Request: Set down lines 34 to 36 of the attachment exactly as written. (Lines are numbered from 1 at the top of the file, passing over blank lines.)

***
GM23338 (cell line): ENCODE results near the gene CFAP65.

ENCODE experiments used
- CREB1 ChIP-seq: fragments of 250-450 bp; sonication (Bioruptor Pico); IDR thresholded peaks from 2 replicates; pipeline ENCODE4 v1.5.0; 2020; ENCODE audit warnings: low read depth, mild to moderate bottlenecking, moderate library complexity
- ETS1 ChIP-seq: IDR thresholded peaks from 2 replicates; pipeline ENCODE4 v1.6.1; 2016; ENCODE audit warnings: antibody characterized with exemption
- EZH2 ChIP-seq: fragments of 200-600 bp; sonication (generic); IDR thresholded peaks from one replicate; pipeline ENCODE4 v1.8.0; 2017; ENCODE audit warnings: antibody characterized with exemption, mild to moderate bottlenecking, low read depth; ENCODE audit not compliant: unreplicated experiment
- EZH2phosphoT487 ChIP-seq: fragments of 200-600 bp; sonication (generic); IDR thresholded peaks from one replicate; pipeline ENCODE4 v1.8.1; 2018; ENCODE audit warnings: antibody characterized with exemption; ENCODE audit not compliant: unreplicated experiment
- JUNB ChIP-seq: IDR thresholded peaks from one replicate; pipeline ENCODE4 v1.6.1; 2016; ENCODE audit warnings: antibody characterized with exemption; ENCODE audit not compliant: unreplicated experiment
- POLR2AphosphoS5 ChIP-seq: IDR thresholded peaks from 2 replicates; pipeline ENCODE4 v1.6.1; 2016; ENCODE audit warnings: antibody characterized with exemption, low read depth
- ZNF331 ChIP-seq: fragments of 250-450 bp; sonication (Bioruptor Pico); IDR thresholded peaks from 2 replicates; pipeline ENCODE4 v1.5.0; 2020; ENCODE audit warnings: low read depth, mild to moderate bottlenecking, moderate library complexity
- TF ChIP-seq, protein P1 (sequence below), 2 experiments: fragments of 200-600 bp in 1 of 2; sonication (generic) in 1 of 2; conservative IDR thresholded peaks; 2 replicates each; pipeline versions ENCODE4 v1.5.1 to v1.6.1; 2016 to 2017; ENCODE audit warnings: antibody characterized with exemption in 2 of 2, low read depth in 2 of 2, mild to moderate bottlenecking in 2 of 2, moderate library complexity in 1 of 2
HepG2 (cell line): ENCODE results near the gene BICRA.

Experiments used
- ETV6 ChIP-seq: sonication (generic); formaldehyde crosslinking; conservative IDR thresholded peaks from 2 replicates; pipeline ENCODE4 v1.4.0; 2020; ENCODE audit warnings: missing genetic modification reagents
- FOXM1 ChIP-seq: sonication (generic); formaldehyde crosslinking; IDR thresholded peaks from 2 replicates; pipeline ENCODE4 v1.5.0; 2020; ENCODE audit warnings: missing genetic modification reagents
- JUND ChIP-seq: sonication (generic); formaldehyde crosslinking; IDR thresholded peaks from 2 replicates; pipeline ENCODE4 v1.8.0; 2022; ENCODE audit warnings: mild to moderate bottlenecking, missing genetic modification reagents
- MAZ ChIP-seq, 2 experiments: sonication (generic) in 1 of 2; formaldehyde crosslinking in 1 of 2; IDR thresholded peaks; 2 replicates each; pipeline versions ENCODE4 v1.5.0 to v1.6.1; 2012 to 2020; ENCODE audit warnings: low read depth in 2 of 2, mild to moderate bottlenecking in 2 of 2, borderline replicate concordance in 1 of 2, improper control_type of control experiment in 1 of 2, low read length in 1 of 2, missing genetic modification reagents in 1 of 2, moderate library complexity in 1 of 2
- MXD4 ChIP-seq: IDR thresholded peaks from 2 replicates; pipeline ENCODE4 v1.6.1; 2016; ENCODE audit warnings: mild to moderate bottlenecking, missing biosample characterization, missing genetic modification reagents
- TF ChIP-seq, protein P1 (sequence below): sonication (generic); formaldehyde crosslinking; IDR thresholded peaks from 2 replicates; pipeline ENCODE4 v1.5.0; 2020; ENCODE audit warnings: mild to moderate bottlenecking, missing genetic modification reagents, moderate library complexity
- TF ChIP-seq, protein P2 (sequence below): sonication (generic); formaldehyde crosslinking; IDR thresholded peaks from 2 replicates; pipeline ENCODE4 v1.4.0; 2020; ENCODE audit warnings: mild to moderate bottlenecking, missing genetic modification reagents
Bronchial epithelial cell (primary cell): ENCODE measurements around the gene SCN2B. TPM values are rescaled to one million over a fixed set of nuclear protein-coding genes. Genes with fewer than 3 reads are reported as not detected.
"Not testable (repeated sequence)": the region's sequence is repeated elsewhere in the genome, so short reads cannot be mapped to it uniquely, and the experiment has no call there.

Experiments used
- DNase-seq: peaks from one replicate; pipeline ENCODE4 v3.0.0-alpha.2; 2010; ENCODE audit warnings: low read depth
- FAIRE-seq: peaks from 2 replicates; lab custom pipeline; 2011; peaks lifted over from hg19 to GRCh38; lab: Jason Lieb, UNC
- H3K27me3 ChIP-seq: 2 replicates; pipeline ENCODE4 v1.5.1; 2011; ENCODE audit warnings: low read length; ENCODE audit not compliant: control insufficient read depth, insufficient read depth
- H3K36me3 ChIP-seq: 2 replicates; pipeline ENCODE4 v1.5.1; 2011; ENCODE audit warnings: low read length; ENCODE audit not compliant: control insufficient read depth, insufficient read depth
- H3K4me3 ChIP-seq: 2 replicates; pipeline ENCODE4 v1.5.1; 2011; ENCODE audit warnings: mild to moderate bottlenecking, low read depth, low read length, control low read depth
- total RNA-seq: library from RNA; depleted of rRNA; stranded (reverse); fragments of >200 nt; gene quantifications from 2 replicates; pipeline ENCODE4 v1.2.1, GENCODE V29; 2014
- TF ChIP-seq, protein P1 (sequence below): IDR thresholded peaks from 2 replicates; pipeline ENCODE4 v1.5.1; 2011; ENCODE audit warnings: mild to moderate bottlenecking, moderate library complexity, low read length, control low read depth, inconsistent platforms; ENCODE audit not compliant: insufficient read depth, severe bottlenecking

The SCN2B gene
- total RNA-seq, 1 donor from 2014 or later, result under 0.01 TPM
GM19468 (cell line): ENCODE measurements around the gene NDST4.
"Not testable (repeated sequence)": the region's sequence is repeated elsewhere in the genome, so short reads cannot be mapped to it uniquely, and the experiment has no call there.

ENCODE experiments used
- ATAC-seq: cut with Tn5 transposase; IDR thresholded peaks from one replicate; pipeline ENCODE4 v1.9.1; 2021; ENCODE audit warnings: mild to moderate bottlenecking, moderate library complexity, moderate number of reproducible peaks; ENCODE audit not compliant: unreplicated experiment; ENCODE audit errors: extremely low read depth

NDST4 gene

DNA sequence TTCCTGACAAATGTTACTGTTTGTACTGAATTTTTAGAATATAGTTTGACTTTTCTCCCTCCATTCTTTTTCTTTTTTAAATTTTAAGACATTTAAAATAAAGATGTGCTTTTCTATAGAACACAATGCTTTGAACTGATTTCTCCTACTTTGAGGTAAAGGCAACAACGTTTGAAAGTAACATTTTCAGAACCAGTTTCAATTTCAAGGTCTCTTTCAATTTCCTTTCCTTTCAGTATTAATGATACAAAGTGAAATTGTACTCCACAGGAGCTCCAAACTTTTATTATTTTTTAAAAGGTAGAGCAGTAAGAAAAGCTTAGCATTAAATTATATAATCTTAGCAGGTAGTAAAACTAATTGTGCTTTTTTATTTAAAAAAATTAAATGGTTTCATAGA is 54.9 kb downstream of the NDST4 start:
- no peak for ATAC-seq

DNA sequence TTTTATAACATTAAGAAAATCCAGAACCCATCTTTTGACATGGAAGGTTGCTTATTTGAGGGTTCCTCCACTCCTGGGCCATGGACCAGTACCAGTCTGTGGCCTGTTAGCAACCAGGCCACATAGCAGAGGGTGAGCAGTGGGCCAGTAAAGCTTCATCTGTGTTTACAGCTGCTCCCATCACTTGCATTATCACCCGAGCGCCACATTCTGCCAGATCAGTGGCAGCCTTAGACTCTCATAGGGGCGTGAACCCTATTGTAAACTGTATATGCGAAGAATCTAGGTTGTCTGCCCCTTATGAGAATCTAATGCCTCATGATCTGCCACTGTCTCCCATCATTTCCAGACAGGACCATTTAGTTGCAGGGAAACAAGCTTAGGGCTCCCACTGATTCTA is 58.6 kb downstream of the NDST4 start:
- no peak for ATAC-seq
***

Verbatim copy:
ENCODE experiments used
- ATAC-seq: cut with Tn5 transposase; IDR thresholded peaks from one replicate; pipeline ENCODE4 v1.9.1; 2021; ENCODE audit warnings: mild to moderate bottlenecking, moderate library complexity, moderate number of reproducible peaks; ENCODE audit not compliant: unreplicated experiment; ENCODE audit errors: extremely low read depth

NDST4 gene